• Stricter Development and Deployment Guidelines: AI developers and deployers are required to follow stringent guidelines, developing AI systems with security as a foundational element. This includes integrating cybersecurity measures from the ground up, adopting secure coding practices, and ensuring AI systems are resilient against attacks.
  • Increased Transparency: The Act mandates clear disclosures about AI operations, particularly for high-risk applications. This may involve detailed information on training data, AI decision-making processes, and privacy and security measures, aiding in vulnerability identification and threat mitigation.
  • Enhanced Data Protection: With AI systems relying heavily on large datasets, the Act emphasises data governance, necessitating stronger data protection protocols to safeguard personal data’s integrity and confidentiality, which are core aspects of cybersecurity.
  • Accountability for AI Security Incidents: The Act’s provisions are set to enforce organisational accountability for security breaches involving AI systems. This encompasses the implementation of more stringent incident response protocols and the requirement for AI systems to be equipped with advanced mechanisms for detecting and responding to cybersecurity incidents effectively.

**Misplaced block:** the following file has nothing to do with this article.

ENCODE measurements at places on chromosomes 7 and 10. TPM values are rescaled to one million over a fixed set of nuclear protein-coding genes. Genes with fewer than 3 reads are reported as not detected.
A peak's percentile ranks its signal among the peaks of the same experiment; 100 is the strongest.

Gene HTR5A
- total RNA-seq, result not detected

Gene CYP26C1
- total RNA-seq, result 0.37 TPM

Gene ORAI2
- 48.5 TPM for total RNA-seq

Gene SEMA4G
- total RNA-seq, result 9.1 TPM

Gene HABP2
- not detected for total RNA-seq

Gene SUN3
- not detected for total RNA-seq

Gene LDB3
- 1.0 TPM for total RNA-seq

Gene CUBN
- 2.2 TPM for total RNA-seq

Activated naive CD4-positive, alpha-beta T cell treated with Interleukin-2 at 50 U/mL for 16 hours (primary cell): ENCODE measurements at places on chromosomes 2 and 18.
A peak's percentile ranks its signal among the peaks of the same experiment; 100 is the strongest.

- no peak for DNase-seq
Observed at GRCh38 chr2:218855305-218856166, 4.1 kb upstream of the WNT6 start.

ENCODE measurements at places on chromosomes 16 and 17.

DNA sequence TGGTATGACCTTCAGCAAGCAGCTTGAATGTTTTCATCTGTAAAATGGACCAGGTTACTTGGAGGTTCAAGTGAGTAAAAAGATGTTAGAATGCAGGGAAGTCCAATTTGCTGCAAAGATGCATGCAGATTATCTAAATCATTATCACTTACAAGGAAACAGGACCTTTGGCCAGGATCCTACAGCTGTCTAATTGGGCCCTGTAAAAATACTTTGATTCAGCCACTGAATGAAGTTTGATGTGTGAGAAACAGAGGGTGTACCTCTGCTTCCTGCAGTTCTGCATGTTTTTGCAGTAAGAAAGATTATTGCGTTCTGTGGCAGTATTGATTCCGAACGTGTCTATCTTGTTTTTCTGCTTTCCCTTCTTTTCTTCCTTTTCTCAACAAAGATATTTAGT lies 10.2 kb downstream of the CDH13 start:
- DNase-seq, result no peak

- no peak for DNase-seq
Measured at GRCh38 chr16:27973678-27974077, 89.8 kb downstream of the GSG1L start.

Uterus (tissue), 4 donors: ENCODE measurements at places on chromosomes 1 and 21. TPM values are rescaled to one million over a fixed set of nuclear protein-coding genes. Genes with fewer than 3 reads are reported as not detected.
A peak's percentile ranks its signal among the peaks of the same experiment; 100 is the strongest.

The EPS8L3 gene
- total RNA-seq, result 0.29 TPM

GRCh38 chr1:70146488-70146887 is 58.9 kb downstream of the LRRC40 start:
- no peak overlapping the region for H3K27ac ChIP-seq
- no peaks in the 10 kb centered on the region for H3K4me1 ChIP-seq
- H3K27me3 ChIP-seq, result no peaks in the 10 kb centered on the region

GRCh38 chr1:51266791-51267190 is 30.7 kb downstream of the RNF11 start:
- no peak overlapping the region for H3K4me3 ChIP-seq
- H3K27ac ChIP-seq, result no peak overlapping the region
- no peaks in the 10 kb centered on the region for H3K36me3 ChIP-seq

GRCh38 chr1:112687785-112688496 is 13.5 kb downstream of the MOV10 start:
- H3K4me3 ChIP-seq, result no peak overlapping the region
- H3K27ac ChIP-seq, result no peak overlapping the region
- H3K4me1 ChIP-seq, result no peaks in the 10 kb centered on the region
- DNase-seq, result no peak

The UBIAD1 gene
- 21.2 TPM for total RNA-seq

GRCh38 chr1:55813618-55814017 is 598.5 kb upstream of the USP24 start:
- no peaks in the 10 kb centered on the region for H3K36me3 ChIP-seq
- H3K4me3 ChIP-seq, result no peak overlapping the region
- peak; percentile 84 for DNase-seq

• Mitigation of Bias and Discrimination: The Act tackles the risks associated with bias and discrimination within AI systems, indirectly bolstering cybersecurity. Systems that are fair and unbiased are less likely to be exploited through their vulnerabilities. Ensuring AI systems are trained on diverse, representative datasets can reduce the risk of attacks that exploit biased decision-making processes.
  • Certification and Compliance Audits: AI systems identified as high-risk will be subjected to thorough testing and certification processes to verify compliance with the EU’s safety standards, including those related to cybersecurity. Regular compliance audits are mandated to ensure that these AI systems consistently meet the required standards over their operational lifespan.
  • Prevention of Malicious AI Use: The legislation intends to curb the use of AI for harmful purposes, including the production of deepfakes and the automation of cyberattacks. Through the regulation of specific AI applications, the Act forms part of a comprehensive cybersecurity strategy designed to reduce the threat of AI being leveraged in cyberwarfare and criminal activities.
  • Research and Collaboration: The Act could spur research and collaboration in the fields of AI and cybersecurity. This initiative seeks to foster the creation of new technologies and strategies for safeguarding AI systems against emerging threats.

“The rapid speed of AI adoption demonstrates that legislation alone cannot keep pace and the technology is so powerful that it can and may gravely affect industries, economies, and governments. My hope for the EU AI law is that it will serve as a catalyst for broader societal discussions, prompting stakeholders to consider not only what the technology can achieve but also what the effects may be,” he concluded.